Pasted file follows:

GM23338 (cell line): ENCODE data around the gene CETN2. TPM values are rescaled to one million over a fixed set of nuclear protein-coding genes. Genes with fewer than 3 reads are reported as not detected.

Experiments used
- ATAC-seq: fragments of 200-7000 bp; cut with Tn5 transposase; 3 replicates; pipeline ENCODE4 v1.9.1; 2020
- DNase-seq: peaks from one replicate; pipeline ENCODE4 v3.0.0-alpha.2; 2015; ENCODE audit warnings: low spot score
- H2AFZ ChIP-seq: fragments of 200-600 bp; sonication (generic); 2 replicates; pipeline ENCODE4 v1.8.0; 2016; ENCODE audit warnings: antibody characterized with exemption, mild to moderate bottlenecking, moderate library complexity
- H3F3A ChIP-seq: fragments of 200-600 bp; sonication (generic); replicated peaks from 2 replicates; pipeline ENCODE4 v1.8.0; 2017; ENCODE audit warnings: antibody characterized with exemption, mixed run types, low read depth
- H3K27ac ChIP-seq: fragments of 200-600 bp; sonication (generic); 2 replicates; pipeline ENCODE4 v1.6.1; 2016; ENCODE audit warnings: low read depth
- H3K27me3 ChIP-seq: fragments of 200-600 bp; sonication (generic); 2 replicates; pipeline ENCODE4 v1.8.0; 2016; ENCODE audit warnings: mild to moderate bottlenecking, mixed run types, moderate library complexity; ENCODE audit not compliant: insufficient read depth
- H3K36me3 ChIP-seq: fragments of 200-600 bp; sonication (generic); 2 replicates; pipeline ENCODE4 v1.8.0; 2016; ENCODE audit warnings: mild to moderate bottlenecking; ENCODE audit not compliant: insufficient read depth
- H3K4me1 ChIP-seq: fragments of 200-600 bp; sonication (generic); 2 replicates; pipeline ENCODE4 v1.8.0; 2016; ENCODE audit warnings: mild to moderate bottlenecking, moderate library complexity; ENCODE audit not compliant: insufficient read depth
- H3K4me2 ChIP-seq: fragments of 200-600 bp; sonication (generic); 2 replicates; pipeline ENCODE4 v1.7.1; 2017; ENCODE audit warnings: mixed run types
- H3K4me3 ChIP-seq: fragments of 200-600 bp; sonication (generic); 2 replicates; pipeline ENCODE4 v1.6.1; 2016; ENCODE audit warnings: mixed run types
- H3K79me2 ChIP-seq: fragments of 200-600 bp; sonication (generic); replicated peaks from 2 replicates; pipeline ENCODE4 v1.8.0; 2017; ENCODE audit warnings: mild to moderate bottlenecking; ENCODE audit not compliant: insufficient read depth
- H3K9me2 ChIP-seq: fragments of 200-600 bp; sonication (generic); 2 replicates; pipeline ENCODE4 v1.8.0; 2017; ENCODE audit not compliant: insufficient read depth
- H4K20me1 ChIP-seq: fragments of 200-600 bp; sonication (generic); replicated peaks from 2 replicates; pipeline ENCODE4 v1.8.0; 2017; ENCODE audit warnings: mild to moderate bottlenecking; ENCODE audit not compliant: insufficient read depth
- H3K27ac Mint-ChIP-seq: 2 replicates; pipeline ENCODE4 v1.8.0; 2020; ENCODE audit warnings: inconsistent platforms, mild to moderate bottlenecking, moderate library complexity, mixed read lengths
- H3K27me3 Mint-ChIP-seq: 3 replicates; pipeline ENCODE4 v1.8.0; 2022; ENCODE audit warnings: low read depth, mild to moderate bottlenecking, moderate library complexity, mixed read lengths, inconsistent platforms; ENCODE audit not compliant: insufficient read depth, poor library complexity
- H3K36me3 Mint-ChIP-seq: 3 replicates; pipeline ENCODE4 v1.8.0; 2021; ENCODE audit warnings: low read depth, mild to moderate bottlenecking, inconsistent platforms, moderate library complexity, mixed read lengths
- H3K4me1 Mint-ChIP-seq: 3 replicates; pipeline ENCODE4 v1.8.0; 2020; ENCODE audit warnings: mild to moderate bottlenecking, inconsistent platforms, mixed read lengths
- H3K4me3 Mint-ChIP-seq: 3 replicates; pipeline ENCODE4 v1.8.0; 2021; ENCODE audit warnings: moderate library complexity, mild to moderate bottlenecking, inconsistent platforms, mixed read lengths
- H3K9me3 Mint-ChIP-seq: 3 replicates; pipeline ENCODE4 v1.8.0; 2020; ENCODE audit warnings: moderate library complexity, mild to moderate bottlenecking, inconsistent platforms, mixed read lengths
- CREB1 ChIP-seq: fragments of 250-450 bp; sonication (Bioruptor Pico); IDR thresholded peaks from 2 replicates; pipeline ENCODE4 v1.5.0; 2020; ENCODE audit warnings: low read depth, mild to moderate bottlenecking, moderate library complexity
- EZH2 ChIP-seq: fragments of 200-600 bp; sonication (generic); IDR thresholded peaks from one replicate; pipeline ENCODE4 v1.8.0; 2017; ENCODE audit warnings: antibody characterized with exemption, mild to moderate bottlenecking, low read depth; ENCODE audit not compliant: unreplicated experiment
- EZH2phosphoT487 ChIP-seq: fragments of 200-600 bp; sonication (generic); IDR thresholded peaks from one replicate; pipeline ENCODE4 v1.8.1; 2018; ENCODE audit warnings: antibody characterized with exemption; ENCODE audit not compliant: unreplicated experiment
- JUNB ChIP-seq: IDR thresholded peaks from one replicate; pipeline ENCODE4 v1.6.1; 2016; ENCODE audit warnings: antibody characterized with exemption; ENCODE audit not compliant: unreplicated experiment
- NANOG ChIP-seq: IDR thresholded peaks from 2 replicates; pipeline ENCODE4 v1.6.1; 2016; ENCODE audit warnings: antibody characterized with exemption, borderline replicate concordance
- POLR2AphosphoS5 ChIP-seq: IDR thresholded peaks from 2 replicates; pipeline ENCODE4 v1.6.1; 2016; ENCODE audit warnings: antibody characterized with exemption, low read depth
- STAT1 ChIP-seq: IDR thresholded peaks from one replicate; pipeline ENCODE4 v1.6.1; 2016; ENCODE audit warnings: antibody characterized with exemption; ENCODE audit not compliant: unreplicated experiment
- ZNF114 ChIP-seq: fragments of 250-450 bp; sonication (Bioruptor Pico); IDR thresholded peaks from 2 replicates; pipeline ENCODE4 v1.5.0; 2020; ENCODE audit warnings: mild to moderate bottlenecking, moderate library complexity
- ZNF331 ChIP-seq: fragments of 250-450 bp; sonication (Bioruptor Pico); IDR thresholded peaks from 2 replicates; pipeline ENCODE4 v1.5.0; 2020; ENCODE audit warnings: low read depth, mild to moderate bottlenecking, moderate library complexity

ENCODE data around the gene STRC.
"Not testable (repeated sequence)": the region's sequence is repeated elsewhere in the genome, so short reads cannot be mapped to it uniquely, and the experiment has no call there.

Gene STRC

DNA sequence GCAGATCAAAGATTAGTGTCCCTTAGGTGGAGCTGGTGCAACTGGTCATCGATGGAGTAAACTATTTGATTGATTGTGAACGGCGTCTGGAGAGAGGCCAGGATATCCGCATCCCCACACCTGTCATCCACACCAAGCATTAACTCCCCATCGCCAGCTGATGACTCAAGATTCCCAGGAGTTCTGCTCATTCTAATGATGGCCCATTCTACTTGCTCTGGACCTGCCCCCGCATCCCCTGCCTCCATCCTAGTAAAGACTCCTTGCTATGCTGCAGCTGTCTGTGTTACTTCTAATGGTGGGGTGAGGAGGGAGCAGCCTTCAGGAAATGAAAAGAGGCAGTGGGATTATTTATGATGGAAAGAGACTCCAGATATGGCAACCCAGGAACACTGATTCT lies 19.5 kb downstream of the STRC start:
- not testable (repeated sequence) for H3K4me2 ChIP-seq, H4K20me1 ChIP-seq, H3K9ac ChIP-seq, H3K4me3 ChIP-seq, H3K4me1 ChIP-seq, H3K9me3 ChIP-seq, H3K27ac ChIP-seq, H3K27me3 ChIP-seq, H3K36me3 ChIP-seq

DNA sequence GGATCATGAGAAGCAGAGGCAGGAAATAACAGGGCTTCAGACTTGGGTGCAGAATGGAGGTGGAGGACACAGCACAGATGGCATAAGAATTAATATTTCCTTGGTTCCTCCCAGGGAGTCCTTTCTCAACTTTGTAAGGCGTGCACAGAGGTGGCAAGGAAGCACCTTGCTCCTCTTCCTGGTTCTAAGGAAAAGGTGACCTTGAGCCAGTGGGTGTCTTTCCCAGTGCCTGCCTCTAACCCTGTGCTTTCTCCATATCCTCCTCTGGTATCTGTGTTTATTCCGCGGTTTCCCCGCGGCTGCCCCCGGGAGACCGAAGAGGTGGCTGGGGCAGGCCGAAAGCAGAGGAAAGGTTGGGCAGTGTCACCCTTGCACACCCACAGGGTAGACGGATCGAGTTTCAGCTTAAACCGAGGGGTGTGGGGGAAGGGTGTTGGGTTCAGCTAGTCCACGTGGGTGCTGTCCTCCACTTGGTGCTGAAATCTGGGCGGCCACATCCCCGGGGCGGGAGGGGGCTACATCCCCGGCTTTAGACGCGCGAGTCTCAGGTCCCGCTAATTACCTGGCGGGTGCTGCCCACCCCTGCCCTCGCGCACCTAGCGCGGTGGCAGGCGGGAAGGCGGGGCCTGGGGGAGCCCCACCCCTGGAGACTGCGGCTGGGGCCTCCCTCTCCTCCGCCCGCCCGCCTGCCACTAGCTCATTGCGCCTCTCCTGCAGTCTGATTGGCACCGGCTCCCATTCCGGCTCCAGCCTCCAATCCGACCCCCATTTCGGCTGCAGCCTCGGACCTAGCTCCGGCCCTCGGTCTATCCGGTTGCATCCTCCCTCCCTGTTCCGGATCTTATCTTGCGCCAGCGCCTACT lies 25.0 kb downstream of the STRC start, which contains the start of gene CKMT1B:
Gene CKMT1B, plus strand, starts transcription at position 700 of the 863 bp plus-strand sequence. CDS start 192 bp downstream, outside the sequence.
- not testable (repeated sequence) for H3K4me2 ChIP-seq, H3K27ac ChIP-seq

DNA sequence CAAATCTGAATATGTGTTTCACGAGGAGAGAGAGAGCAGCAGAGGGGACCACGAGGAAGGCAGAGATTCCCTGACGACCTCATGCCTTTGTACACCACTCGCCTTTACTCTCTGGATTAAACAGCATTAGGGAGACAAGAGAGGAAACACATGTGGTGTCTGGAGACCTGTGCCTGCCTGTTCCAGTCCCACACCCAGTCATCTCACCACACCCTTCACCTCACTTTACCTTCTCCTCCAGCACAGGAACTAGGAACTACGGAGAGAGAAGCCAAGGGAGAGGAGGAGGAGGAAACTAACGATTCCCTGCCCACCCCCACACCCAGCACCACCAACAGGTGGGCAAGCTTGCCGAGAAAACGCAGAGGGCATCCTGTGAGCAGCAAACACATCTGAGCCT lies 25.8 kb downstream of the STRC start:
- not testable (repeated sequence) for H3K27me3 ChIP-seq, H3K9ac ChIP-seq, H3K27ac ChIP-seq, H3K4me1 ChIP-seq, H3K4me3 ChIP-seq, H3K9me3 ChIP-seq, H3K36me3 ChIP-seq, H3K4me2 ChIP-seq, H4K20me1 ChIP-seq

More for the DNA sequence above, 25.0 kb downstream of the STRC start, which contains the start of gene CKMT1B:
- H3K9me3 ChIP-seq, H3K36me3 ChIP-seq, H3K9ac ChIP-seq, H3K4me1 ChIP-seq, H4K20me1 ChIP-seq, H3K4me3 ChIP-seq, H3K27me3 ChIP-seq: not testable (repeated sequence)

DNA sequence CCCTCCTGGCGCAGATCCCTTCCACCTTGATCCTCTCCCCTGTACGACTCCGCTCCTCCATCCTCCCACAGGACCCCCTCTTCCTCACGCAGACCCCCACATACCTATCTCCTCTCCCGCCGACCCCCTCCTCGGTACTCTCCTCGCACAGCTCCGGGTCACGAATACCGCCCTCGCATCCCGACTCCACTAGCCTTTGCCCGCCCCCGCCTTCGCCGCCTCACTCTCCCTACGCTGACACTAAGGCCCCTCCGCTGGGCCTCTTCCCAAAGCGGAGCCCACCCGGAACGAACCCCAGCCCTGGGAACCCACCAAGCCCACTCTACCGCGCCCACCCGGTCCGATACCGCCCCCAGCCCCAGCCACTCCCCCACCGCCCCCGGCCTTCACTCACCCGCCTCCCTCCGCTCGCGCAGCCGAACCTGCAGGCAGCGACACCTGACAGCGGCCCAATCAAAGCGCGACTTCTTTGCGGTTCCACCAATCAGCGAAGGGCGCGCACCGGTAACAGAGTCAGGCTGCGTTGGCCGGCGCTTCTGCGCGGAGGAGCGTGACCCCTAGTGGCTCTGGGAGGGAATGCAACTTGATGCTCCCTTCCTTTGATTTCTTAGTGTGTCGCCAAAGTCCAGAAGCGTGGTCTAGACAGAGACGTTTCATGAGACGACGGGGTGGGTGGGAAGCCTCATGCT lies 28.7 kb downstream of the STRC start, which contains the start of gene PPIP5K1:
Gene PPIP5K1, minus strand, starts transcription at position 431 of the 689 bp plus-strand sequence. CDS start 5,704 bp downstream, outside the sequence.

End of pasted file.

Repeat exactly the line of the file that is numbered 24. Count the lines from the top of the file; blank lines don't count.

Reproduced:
- EZH2phosphoT487 ChIP-seq: fragments of 200-600 bp; sonication (generic); IDR thresholded peaks from one replicate; pipeline ENCODE4 v1.8.1; 2018; ENCODE audit warnings: antibody characterized with exemption; ENCODE audit not compliant: unreplicated experiment